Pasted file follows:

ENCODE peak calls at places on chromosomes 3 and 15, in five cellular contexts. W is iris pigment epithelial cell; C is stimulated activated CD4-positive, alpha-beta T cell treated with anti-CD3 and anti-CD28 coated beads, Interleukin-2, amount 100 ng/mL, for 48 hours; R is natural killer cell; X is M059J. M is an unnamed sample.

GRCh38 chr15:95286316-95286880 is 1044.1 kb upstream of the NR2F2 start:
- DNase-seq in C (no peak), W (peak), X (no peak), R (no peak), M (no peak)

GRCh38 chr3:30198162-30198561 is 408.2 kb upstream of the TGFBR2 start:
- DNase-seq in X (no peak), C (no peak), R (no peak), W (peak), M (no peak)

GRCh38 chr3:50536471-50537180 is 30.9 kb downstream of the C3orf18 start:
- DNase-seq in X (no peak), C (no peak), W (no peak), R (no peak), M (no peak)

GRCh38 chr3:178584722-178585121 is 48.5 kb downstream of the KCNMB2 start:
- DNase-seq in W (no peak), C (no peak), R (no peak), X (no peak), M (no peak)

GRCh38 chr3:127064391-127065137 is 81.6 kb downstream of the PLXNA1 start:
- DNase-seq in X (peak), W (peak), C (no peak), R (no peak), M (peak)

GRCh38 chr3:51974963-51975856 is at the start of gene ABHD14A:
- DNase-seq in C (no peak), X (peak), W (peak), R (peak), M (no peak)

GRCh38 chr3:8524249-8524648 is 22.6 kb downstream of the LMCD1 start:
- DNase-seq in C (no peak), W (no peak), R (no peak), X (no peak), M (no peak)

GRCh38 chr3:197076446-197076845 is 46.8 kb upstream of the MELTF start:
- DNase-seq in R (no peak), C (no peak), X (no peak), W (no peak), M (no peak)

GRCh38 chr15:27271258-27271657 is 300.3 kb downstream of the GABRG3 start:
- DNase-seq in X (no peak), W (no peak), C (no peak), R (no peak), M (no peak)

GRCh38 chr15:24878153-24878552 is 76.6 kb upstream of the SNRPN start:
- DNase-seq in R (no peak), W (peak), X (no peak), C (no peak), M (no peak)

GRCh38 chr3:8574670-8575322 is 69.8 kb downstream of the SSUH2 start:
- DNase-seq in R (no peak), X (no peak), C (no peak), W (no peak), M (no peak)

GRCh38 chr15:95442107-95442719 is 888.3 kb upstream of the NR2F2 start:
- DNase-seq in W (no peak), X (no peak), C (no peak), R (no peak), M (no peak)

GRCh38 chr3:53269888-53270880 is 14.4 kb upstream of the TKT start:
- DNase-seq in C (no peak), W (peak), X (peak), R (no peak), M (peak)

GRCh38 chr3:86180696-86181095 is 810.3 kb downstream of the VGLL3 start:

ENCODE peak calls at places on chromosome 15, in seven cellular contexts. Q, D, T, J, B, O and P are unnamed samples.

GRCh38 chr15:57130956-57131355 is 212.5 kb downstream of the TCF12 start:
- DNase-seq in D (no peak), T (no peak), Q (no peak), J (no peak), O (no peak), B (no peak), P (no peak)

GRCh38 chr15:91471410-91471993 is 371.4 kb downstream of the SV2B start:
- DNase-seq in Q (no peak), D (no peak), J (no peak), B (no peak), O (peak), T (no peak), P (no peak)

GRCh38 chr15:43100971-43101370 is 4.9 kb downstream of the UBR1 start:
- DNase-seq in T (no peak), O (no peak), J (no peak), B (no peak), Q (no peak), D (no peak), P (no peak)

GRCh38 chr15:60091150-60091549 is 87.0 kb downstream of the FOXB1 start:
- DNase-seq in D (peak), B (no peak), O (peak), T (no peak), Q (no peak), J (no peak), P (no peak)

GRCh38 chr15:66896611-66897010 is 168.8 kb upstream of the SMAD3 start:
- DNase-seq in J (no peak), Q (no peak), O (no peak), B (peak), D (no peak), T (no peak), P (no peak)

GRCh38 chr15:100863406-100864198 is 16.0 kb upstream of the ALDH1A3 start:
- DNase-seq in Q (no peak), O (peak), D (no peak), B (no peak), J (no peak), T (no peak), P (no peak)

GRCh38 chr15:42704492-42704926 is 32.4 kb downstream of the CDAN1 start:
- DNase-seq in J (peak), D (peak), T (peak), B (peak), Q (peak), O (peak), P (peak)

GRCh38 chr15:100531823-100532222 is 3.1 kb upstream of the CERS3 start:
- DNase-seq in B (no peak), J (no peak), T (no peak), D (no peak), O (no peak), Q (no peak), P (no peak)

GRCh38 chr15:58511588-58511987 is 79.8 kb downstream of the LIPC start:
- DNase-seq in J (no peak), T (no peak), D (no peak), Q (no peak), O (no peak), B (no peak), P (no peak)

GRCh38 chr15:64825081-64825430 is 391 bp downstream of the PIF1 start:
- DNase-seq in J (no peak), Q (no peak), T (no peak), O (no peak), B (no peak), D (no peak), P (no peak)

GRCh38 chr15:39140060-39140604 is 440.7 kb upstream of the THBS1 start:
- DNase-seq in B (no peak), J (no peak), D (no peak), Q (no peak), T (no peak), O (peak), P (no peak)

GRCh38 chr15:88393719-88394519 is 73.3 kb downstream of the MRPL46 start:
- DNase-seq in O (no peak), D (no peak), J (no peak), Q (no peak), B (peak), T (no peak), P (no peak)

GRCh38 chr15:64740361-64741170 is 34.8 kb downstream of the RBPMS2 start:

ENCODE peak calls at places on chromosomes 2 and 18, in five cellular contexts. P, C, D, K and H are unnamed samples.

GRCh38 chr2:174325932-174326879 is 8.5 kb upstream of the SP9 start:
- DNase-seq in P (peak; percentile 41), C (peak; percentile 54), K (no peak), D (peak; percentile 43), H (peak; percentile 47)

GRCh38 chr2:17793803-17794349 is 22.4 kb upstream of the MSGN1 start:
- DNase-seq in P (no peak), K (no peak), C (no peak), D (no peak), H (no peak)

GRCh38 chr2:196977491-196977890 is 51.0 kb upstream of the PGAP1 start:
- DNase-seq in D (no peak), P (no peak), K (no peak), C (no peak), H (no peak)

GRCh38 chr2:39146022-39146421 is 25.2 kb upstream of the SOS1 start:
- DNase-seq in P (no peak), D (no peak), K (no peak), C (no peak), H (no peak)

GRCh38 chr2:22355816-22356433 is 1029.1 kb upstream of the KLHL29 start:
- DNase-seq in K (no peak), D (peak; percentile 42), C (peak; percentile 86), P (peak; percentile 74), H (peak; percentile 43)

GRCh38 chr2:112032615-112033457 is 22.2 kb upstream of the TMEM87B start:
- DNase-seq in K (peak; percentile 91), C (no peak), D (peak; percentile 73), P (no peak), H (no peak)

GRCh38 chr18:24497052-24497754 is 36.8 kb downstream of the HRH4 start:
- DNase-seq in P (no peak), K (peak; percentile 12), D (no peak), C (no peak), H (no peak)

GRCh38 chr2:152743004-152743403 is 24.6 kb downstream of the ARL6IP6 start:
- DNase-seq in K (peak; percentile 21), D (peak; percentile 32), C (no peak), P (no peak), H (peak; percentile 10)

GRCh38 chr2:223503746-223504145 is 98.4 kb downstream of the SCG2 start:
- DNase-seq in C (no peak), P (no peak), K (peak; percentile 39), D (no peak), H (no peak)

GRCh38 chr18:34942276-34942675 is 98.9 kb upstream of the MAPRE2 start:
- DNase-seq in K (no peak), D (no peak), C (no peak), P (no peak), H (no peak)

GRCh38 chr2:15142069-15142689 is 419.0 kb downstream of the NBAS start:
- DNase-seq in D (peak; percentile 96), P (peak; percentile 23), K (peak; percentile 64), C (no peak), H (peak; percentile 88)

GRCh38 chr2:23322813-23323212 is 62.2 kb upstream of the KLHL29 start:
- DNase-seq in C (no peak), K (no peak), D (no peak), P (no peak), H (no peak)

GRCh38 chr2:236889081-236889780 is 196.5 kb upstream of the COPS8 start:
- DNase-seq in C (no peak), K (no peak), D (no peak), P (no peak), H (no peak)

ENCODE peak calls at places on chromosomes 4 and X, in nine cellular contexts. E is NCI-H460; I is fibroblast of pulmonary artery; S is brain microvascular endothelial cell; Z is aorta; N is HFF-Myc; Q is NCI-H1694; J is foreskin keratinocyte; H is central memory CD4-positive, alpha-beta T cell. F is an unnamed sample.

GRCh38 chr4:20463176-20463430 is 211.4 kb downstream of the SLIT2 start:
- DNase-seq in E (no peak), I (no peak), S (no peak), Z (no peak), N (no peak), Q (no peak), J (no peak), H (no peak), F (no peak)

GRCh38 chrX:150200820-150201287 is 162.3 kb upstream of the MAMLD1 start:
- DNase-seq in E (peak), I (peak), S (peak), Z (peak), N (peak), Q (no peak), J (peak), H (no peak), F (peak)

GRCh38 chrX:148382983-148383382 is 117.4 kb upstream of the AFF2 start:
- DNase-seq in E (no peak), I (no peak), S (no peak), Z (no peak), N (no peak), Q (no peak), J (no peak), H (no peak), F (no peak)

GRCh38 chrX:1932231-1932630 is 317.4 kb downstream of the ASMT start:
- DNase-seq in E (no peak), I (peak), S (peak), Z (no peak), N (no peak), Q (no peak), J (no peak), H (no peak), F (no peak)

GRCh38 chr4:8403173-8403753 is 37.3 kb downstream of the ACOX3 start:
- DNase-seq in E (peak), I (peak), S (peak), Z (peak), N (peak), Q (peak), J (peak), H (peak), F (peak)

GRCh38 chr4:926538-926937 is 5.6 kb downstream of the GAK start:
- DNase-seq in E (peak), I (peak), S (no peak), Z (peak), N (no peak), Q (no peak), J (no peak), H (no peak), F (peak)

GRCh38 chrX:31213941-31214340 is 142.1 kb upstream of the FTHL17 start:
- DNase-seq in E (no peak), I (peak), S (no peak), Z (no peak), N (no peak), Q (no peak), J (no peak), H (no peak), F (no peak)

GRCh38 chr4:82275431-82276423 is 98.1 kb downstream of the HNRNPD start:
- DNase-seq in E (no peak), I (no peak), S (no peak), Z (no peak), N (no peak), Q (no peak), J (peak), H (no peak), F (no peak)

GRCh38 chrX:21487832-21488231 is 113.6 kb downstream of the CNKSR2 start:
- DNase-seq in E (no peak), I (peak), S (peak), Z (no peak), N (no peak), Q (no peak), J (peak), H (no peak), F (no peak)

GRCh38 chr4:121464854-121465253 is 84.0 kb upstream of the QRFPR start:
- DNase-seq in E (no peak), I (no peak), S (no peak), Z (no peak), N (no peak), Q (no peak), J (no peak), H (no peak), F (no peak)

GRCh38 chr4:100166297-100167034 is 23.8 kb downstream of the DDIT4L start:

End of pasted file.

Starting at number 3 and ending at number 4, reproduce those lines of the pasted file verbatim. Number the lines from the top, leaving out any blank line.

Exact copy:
- DNase-seq in C (no peak), W (peak), X (no peak), R (no peak), M (no peak)

GRCh38 chr3:30198162-30198561 is 408.2 kb upstream of the TGFBR2 start: